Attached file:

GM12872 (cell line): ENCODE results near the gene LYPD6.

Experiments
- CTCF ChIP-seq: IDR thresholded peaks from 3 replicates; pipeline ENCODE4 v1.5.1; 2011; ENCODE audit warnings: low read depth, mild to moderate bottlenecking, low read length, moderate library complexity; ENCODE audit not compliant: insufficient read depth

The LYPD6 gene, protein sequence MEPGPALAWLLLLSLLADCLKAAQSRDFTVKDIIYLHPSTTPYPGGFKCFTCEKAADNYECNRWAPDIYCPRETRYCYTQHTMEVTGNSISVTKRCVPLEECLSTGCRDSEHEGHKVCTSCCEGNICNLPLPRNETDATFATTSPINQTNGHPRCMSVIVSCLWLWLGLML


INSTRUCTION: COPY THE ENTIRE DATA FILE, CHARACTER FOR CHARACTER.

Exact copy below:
GM12872 (cell line): ENCODE results near the gene LYPD6.

Experiments
- CTCF ChIP-seq: IDR thresholded peaks from 3 replicates; pipeline ENCODE4 v1.5.1; 2011; ENCODE audit warnings: low read depth, mild to moderate bottlenecking, low read length, moderate library complexity; ENCODE audit not compliant: insufficient read depth

The LYPD6 gene, protein sequence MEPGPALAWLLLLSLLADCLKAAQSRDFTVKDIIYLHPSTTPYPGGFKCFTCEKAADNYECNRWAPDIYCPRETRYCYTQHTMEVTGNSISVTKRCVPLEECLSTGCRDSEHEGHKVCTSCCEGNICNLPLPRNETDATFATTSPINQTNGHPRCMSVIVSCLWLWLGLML